While tolling has long been a fact of life for folks in the Northeastern United States, other parts of the country have also been getting into the act in recent years. Our latest CSG Capitol Research brief entitled “Tolling and Congestion Pricing” examines toll projects underway across the country, the use of tolling as both revenue generating mechanism and part of a congestion reduction strategy, the modernization of toll payment systems and the chances for future proliferation of toll facilities. The brief includes a 50-state chart breaking down the number of each type of toll facility in each state. With a complete list of references, it’s also a good source for further reading on tolling and congestion issues. But there are a number of other recently released reports that may be of interest to you as well.
States are increasingly turning to tolling not only as a revenue source to assist in funding improvements to highways but also as part of efforts to reduce congestion on the nation's roads. Although tolls appear to be more popular with the public than taxes for now, that popularity may be tested with continued expansion in the coming years. States are partnering with private companies to build and operate new toll roads. They're also turning to all-electronic tolling to increase efficiency, eliminate bottlenecks, save money and make payment of tolls more convenient. This brief explores the current state of tolling in the United States and prospects for future growth.
U.S. Transportation Secretary Ray LaHood announced this week that highway deaths in 2009 fell to the lowest number since 1950. That happened even while vehicle miles traveled increased. Last year saw the lowest fatality and injury rates ever recorded (1.13 deaths per 100 million vehicle miles traveled). The number of people injured in motor vehicle crashes declined for the 10th straight year. Alcohol impaired driving fatalities declined by 7.4 percent. All of this evidence points to successful federal and state efforts to make the nation’s roads safer.
President Obama this week proposed $50 billion in new infrastructure spending for roads, railways and airport runways and promised to pair it with “a long-term framework to reform and expand our nation’s investment in transportation infrastructure.” While the plan was welcomed by many, others wondered if it was too little, too late and pretty much dead on arrival with just eight weeks to go before the mid-term elections. It was—at the very least—a long-awaited conversation starter that included some not altogether unfamiliar or unexpected ideas.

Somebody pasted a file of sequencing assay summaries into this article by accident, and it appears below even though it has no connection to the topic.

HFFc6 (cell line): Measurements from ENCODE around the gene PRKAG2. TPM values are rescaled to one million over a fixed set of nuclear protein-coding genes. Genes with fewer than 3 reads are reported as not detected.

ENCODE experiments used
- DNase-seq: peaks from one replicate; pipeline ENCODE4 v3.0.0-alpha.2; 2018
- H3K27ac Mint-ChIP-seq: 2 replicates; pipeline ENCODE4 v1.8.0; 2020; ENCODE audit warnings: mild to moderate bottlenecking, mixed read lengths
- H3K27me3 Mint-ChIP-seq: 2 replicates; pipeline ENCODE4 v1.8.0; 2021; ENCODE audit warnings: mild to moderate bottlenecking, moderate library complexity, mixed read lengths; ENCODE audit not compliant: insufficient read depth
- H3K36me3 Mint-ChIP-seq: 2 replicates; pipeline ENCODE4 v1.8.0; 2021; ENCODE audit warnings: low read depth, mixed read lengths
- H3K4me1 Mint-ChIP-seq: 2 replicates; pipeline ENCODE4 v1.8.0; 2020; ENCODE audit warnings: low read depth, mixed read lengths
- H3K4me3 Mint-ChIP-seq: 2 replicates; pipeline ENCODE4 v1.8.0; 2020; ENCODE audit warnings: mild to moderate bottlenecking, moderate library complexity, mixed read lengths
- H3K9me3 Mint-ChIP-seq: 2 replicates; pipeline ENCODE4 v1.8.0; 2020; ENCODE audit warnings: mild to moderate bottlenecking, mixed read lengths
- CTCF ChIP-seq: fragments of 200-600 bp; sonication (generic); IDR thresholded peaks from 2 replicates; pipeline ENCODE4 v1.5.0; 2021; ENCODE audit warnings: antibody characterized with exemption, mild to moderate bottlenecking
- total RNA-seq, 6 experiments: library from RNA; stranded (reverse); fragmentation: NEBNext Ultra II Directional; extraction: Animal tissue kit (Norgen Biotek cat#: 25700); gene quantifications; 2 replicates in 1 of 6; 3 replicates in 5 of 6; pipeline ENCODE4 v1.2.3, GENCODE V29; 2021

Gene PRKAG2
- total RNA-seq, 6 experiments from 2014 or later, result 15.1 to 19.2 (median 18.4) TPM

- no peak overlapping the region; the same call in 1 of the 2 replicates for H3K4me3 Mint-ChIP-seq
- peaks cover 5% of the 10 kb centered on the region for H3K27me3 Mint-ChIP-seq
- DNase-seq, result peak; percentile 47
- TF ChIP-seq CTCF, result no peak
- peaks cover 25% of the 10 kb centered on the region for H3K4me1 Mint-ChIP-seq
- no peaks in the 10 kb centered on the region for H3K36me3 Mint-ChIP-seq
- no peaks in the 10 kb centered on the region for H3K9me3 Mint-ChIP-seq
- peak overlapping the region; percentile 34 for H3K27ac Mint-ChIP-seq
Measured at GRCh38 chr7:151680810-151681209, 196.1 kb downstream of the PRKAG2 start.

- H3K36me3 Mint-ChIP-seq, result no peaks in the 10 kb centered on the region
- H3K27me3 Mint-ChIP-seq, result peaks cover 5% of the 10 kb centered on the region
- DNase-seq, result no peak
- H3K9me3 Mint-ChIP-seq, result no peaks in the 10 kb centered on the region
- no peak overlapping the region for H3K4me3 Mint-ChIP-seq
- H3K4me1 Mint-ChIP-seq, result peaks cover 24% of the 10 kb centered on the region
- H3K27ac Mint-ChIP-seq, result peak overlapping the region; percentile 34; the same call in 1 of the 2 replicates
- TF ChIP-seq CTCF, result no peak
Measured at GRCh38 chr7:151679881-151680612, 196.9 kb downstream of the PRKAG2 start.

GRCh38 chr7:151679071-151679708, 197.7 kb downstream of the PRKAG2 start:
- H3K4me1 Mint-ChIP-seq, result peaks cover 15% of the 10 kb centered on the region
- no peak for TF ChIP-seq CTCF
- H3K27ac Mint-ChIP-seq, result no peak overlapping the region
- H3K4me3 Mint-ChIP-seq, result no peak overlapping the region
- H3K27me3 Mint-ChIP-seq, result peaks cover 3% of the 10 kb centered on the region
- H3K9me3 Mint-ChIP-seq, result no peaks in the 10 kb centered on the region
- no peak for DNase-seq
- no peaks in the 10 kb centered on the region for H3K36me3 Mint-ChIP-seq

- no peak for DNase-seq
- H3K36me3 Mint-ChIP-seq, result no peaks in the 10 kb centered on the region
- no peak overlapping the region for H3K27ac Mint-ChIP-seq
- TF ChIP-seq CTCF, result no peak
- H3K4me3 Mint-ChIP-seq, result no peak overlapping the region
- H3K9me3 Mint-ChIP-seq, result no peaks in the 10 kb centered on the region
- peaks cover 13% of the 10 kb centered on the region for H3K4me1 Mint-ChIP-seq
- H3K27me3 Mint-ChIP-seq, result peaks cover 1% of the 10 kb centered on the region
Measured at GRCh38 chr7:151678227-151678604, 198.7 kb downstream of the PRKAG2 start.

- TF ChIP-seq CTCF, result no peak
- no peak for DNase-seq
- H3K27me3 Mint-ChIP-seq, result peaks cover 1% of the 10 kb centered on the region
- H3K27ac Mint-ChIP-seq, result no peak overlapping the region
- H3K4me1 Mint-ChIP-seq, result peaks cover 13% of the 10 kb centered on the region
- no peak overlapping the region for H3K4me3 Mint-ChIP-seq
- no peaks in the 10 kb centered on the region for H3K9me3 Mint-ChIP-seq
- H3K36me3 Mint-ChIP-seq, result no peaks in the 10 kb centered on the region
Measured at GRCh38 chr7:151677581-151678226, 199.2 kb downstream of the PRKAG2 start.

Despite billions in Recovery Act dollars spent on infrastructure over the last year and half, the nation still faces an epidemic of crumbling roads and bridges in the years ahead and a shortage of dollars to pay for it all under current funding conditions. That’s the picture that emerges from CSG’s new four-page Capitol Facts & Figures brief entitled “Condition of U.S. Roads & Bridges.”
With 45 percent of roads in less than good condition and 12 percent of bridges structurally deficient, the U.S. faces severe infrastructure needs that significantly impact the nation's economy. State governments face huge gaps between how much they need to spend to repair roads in the coming years and how much they expect to have under current funding. While there are some state success stories, the infrastructure in other states is in danger of backsliding. This brief makes the case for encouraging Congress to consider legislation reauthorizing federal transportation programs soon and for taking steps to ensure infrastructure improvements are adequately funded.
I’m not sure if it’s enough to constitute a groundswell or a movement just yet but there have certainly been rumblings in recent weeks that there will at least be a push for Congress to consider a reauthorization bill in the near term, perhaps in a “lame duck” session after the election. This after months of hearing that it likely wouldn’t happen until after the 2012 presidential election.
The future of transportation was very much on the minds of participants at the annual meeting of the Southern Legislative Conference held earlier this month in Charleston, South Carolina. The role of transportation in economic development, the status of a new federal highway bill, statefunding of infrastructure improvements and efforts to prepare southern ports for the expansion of the Panama Canal all received attention from various speakers over the course of the five-day meeting. Here is just some of what I heard on those topics.
Last week I had the pleasure to speak at a conference on sustainable transportation hosted by the organization Women in Government in Newport, Rhode Island. Thirty-two state legislators representing 20 states attended the forum and heard from a number of distinguished experts on such topics as federal and state transportation funding, complete streets programs, commuter transportation, community design and integrating transportation networks to improve mobility and spur economic development. Here’s a rundown of what participants heard at the conference along with some links to resources that may be useful in setting your state’s sustainable transportation goals.